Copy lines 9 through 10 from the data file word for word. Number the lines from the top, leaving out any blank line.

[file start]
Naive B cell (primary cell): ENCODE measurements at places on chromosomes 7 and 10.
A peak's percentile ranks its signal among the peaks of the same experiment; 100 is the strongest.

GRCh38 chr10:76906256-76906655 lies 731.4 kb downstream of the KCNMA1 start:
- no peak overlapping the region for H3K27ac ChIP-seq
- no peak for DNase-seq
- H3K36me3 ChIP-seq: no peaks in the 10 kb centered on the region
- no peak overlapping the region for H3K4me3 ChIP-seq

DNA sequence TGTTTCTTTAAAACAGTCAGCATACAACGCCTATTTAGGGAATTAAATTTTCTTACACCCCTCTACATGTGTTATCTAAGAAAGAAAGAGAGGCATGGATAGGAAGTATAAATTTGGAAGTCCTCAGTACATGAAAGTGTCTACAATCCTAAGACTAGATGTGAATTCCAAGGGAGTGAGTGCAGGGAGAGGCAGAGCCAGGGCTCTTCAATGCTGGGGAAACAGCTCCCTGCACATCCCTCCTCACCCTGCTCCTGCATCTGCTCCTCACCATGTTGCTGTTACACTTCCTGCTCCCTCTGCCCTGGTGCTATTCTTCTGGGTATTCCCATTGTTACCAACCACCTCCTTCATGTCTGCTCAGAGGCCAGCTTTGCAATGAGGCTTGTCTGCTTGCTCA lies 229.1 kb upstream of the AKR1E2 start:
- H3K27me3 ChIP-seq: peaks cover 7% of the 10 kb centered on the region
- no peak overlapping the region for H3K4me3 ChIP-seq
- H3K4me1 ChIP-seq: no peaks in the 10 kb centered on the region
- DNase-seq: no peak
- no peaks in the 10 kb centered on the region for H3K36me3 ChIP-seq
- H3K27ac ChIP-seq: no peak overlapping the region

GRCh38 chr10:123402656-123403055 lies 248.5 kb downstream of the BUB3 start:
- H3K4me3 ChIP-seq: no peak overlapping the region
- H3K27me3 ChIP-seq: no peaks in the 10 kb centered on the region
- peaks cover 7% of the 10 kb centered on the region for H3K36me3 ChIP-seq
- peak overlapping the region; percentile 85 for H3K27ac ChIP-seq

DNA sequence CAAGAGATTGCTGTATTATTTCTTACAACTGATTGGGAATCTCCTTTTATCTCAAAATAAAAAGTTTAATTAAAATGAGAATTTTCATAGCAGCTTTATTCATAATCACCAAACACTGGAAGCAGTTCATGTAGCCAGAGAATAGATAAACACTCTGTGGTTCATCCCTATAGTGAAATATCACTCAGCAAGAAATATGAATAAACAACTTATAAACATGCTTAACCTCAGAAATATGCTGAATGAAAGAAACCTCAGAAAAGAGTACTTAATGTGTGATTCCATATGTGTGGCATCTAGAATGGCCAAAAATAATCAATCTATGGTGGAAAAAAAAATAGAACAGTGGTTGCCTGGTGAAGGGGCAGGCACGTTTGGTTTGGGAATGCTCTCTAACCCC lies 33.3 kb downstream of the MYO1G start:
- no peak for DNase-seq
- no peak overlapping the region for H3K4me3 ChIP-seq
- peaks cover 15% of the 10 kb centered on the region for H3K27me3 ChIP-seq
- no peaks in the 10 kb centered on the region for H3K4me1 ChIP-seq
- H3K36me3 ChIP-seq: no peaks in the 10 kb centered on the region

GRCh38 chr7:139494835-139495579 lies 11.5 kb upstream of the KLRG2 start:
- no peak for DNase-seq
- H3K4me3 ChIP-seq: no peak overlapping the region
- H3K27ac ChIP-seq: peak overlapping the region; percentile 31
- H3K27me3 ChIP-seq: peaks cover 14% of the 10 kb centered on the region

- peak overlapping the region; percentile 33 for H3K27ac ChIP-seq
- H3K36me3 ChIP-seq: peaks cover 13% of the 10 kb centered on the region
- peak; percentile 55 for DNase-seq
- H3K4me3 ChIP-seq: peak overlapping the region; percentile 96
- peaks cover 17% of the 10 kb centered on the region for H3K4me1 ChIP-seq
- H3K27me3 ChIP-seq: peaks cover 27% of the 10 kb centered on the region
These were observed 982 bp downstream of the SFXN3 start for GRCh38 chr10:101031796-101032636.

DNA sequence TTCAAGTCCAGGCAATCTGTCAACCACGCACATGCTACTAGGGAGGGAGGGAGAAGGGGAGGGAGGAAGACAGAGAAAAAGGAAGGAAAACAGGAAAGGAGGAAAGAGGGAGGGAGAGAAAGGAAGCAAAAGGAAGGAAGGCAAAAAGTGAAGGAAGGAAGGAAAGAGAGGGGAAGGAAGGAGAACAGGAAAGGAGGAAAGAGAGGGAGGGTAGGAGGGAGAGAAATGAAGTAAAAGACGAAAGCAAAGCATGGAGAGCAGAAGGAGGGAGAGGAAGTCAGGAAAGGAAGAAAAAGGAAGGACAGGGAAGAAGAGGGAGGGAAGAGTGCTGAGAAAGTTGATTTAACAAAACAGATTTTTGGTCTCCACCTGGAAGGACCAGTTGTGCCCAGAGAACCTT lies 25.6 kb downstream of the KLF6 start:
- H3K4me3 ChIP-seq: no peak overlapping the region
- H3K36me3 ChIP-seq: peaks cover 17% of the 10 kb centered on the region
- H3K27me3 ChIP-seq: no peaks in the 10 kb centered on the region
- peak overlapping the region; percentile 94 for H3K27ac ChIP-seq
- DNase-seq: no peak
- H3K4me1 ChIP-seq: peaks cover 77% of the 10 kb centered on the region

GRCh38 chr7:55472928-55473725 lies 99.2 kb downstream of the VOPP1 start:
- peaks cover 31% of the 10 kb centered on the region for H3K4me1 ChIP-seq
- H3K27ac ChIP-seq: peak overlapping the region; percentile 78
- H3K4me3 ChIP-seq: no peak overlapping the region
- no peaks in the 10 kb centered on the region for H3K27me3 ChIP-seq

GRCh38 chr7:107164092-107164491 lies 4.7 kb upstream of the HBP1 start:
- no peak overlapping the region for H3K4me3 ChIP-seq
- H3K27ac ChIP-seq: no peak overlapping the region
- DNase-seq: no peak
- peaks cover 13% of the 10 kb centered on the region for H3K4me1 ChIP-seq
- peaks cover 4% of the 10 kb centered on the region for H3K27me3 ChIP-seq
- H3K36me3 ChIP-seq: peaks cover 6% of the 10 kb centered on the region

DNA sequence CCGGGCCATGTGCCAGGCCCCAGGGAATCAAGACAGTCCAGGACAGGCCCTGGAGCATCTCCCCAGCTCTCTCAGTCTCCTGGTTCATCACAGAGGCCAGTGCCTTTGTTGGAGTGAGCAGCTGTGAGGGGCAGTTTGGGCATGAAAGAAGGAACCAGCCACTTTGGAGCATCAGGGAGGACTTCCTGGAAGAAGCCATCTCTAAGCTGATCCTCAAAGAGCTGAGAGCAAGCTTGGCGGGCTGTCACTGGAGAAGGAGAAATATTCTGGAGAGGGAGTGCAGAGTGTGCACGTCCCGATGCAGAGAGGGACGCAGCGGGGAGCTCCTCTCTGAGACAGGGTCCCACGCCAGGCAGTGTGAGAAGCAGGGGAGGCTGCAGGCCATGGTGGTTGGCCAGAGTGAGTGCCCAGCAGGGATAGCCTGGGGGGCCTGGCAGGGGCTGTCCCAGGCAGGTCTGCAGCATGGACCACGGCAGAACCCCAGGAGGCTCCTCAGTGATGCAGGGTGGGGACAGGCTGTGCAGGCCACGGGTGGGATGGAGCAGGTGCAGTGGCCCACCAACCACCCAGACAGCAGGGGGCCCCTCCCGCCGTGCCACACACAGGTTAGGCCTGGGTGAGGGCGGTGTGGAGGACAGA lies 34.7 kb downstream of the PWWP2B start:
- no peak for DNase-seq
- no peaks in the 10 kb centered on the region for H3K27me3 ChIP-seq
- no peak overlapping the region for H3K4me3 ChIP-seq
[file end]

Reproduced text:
- H3K27me3 ChIP-seq: peaks cover 7% of the 10 kb centered on the region
- no peak overlapping the region for H3K4me3 ChIP-seq